In the context of the current SARS-CoV-2 pandemic, patients affected by chronic obstructive pulmonary disease (COPD) should be more vulnerable to Covid-19, whereas they seem to be protected against severe Covid-19. That paradox has important practical implications for the use of the drug Tocilizumab in Covid-19. Interleukin-6 (IL-6) orchestrates the so-called cytokine storm leading to the Acute Respiratory Distress Syndrome (ARDS), the life-threatening condition that is responsible for Covid-19 deaths. However, IL-6 has a paradoxical effect in many viral infections. For pathogens such as HIV and Hepatitis B for example, high elevations show a toxic effect and are associated with higher mortality (e.g. they promote progression to AIDS in HIV patients), whereas mild elevations show a protective effect. IL-6 can be therefore considered as being both a pro-inflammatory and an anti-inflammatory cytokine. Several studies have shown that severe COPD is associated with extremely-high levels of IL-6, whereas mild COPD is associated with mild elevations of IL-6. It is plausible that the chronic, mildly-elevated concentrations of IL-6 found in mild COPD patients is protective against the deterioration of Covid-19, as it is the case for other viral diseases. That may explain why COPD is surprisingly an uncommon comorbidity in Covid-19 intensive care units. This may have an important practical implication for the treatment of Covid-19 patients: our hypothesis is that Tocilizumab must be used exclusively in patients with an ongoing cytokine storm. Otherwise, an early use of Tocilizumab can be harmful, especially in patients affected by COPD or other conditions with mildly-elevated IL-6.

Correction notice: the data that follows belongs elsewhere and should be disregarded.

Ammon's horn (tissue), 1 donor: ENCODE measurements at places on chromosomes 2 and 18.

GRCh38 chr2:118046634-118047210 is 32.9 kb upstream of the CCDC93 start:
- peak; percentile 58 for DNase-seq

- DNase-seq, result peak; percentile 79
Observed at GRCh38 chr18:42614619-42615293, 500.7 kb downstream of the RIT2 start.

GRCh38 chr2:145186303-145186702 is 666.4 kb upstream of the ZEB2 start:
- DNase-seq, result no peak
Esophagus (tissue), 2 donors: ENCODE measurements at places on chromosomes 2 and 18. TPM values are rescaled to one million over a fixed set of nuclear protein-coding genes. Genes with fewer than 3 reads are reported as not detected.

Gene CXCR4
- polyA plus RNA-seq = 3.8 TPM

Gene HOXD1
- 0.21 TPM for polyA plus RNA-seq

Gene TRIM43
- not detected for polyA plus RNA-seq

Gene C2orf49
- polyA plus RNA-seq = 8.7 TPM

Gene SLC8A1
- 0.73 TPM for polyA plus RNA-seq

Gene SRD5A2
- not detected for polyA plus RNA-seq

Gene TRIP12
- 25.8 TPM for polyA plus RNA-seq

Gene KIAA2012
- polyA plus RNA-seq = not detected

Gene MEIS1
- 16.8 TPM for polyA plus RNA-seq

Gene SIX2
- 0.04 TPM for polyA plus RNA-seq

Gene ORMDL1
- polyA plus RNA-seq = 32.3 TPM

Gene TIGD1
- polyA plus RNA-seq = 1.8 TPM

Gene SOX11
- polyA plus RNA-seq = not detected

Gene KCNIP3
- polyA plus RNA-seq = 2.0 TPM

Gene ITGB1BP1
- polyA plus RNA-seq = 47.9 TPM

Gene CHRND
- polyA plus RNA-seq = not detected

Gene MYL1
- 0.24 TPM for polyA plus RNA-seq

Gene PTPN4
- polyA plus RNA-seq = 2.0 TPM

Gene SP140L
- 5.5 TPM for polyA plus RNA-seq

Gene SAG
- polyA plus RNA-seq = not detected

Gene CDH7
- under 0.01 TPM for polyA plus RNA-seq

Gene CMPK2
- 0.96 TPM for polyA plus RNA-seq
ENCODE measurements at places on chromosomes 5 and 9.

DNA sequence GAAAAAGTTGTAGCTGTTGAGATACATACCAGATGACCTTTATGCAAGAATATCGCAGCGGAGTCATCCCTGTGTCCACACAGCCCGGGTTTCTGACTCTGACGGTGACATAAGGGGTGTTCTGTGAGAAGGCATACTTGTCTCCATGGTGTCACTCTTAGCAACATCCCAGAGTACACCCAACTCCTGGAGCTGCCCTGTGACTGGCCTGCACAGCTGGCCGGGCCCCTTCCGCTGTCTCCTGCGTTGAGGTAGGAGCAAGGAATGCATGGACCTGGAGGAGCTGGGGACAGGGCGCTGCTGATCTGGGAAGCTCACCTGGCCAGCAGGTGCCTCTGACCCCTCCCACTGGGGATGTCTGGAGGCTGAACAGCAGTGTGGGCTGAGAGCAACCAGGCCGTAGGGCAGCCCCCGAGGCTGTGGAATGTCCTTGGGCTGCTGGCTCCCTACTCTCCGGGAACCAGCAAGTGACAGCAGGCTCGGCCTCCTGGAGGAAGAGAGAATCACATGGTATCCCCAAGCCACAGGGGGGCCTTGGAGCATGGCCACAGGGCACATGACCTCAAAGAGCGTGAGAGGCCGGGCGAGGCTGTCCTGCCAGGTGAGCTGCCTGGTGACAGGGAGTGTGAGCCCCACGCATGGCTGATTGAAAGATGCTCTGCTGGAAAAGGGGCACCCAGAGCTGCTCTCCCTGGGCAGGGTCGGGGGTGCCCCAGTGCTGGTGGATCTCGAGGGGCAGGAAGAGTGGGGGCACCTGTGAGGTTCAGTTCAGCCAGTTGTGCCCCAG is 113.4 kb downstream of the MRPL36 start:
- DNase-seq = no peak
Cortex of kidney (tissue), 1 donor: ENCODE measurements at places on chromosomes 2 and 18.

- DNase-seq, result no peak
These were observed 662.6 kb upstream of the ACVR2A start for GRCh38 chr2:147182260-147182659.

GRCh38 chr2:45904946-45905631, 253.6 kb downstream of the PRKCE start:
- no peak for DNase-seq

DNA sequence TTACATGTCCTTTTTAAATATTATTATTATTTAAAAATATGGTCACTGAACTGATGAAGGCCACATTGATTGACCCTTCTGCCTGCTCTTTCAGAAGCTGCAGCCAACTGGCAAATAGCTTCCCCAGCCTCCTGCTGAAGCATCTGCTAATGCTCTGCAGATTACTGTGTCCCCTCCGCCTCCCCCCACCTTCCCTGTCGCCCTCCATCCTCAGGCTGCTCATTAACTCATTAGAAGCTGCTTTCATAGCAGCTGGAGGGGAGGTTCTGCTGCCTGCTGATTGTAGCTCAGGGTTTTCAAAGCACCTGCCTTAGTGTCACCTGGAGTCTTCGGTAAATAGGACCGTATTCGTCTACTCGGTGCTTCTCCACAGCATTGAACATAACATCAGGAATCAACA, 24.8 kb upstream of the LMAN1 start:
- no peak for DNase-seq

Subject(s)
Antibodies, Monoclonal, Humanized/therapeutic use , COVID-19/drug therapy , COVID-19/immunology , Interleukin-6/metabolism , Pulmonary Disease, Chronic Obstructive/drug therapy , Pulmonary Disease, Chronic Obstructive/immunology , Anti-Inflammatory Agents/therapeutic use , COVID-19/complications , Cytokines/metabolism , HIV Infections/complications , Hepatitis B/complications , Humans , Inflammation , Models, Theoretical , Pulmonary Disease, Chronic Obstructive/complications , Respiratory Distress Syndrome/immunology , Respiratory Distress Syndrome/virology , Treatment Outcome
11.
Cells ; 9(9)2020 08 24.
Article in English | MEDLINE | ID: covidwho-727401

ABSTRACT

The preservation of cellular homeostasis requires the synthesis of new proteins (proteostasis) and organelles, and the effective removal of misfolded or impaired proteins and cellular debris. This cellular homeostasis involves two key proteostasis mechanisms, the ubiquitin proteasome system and the autophagy-lysosome pathway. These catabolic pathways have been known to be involved in respiratory exacerbations and the pathogenesis of various lung diseases, such as chronic obstructive pulmonary disease (COPD), cystic fibrosis (CF), idiopathic pulmonary fibrosis (IPF), acute lung injury (ALI), acute respiratory distress syndrome (ARDS), and coronavirus disease-2019 (COVID-19). Briefly, proteostasis and autophagy processes are known to decline over time with age, cigarette or biomass smoke exposure, and/or influenced by underlying genetic factors, resulting in the accumulation of misfolded proteins and cellular debris, elevating apoptosis and cellular senescence, and initiating the pathogenesis of acute or chronic lung disease. Moreover, autophagic dysfunction results in an impaired microbial clearance, post-bacterial and/or viral infection(s) which contribute to the initiation of acute and recurrent respiratory exacerbations as well as the progression of chronic obstructive and restrictive lung diseases. In addition, the autophagic dysfunction-mediated cystic fibrosis transmembrane conductance regulator (CFTR) immune response impairment further exacerbates the lung disease. Recent studies demonstrate the therapeutic potential of novel autophagy augmentation strategies, in alleviating the pathogenesis of chronic obstructive or restrictive lung diseases and exacerbations such as those commonly seen in COPD, CF, ALI/ARDS and COVID-19.